Saudi Arabia arrested two U.S.-Saudi dual nationals and at least 13 other Saudi human rights activists this month as part of a renewed crackdown on dissidents. This escalation indicates that U.S. pressure thus far has proven insufficient to persuade Riyadh to cease its domestic repression.
The dual nationals, Salah al-Haider and Bader el-Ibrahim, join another dual citizen and civil rights activist, Walid al-Fitaihi, whom Saudi Arabia has detained without charges since 2017. Al-Haider is the son of women’s rights activist Aziza al-Yousef, whom the regime arrested in May of last year. This connection suggests that the latest arrests seek to further deter criticism of the regime.
Al-Yousef and nine other women’s rights activists are now on trial, facing charges of making illegal contacts with foreign diplomats and journalists. All 10 rose to prominence for pressuring the kingdom to allow women to drive and to end its system of male guardianship over females. Three of the 10 women – al-Yousef, Eman al-Nafjan, and Roqaya al-Mohareb – are temporarily free on bail.
While the kingdom’s poor record on human rights – particularly the rights of women and minorities – is longstanding, the style of the crackdown beginning last May is unprecedented: Rather than ask the defendants to report to authorities, Saudi Arabia snatched them from their homes and publicly branded them as traitors. Moreover, several of the women were allegedly tortured in prison.
The arrests of the activists is the latest in a long line of unforced errors Saudi Arabia has committed under Crown Prince Mohammed bin Salman, including the murder of Saudi writer Jamal Khashoggi and the needless spat with Canada.
The kingdom’s behavior has severely strained the U.S.-Saudi relationship, particularly in Congress. Lawmakers from both parties have repeatedly denounced Saudi Arabia’s malign conduct. In recent weeks, both the House and Senate passed a resolution to end U.S. military support for the kingdom’s war in Yemen. President Trump vetoed the measure on April 16, and it is unclear whether Congress has the votes needed to override the veto.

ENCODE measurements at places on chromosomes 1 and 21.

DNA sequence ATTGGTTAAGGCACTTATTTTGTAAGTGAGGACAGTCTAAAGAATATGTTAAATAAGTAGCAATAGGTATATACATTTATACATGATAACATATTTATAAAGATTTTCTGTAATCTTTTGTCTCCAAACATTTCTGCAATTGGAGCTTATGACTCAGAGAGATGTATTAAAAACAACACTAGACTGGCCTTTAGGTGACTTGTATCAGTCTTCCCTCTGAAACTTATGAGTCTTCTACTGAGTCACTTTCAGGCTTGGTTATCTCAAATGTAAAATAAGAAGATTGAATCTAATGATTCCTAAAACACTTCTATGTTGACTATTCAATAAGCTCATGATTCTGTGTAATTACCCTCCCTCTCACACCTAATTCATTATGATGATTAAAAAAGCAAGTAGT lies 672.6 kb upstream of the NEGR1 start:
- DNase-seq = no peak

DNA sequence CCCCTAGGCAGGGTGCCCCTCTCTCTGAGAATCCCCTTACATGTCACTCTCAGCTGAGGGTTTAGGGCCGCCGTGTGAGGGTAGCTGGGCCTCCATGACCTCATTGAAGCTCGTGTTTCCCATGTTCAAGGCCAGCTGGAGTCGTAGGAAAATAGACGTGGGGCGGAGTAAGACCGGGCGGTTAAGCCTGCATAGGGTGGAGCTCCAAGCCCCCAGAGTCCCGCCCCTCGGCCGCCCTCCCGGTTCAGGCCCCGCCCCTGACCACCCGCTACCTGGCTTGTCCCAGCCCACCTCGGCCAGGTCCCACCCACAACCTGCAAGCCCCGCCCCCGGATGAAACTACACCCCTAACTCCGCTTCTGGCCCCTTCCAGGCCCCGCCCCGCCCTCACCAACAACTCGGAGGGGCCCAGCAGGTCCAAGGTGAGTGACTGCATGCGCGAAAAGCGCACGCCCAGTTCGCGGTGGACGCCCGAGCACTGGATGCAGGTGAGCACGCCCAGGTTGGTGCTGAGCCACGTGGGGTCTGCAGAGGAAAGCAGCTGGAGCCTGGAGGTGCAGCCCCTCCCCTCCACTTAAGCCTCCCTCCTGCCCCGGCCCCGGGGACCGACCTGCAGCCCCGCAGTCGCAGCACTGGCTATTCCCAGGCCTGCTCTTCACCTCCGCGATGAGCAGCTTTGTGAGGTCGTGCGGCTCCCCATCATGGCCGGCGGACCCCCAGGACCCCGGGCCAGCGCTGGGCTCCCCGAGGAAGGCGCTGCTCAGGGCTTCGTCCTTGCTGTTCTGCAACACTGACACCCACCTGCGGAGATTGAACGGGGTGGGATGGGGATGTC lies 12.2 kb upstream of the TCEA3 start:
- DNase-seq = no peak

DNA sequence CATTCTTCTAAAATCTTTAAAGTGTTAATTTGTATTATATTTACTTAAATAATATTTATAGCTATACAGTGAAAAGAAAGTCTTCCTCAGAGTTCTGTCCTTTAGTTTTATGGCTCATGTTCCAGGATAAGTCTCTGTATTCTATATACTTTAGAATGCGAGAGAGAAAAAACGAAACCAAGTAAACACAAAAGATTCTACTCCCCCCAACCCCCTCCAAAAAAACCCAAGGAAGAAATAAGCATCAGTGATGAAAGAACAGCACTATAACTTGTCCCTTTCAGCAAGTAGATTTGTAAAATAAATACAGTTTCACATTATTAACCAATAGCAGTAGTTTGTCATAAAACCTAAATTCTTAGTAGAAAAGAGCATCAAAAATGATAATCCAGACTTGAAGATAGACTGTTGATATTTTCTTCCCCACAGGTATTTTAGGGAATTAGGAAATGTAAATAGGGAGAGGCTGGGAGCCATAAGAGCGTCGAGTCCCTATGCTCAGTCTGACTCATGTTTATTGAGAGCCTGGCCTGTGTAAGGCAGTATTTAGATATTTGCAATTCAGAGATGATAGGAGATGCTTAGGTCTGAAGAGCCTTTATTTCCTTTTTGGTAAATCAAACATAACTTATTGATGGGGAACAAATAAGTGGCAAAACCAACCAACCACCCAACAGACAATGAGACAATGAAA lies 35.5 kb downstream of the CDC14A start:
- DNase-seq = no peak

To date, the Trump administration has taken only limited action to address Riyadh’s misconduct. In October, Trump enacted Global Magnitsky sanctions against 17 Saudi officials involved in Khashoggi’s death. Last week, the administration slapped 16 of those officials with a travel ban preventing them and their immediate family members from entering the United States.
But President Trump himself appears unwilling to confront the crown prince over the kingdom’s rights abuses, instead preferring to focus on countering Iran and securing Saudi economic investment in the United States. This rhetoric and passivity have likely weakened the deterrent impact of the sanctions.
Saudi leaders are unlikely to address U.S. criticism in the absence of direct intervention from Trump. The president should speak directly with the crown prince and his father, King Salman, to call for the release of the 10 activists on trial and the others arrested more recently – especially those holding U.S. citizenship. At the same time, Trump should at long last publicly express his deep concern about Saudi Arabia’s misconduct while raising the prospect of sanctioning the officials responsible for the detention, torture, and sham trial of the activists.
It is time for the Trump administration to get tough on Saudi Arabia’s human rights record. If the Trump administration fails to check Riyadh’s destabilizing behavior, it risks implicitly encouraging the kingdom to continue its crackdown, thereby further weakening U.S.-Saudi ties. The long-term viability of the U.S.-Saudi partnership depends on the kingdom’s readiness to show greater concern for the rights of its own citizens.
Varsha Koduvayur is a senior research analyst at the Foundation for Defense of Democracies (FDD). Follow Varsha on Twitter @varshakoduvayur. Follow FDD on Twitter @FDD. FDD is a Washington, DC-based, nonpartisan research institute focusing on national security and foreign policy.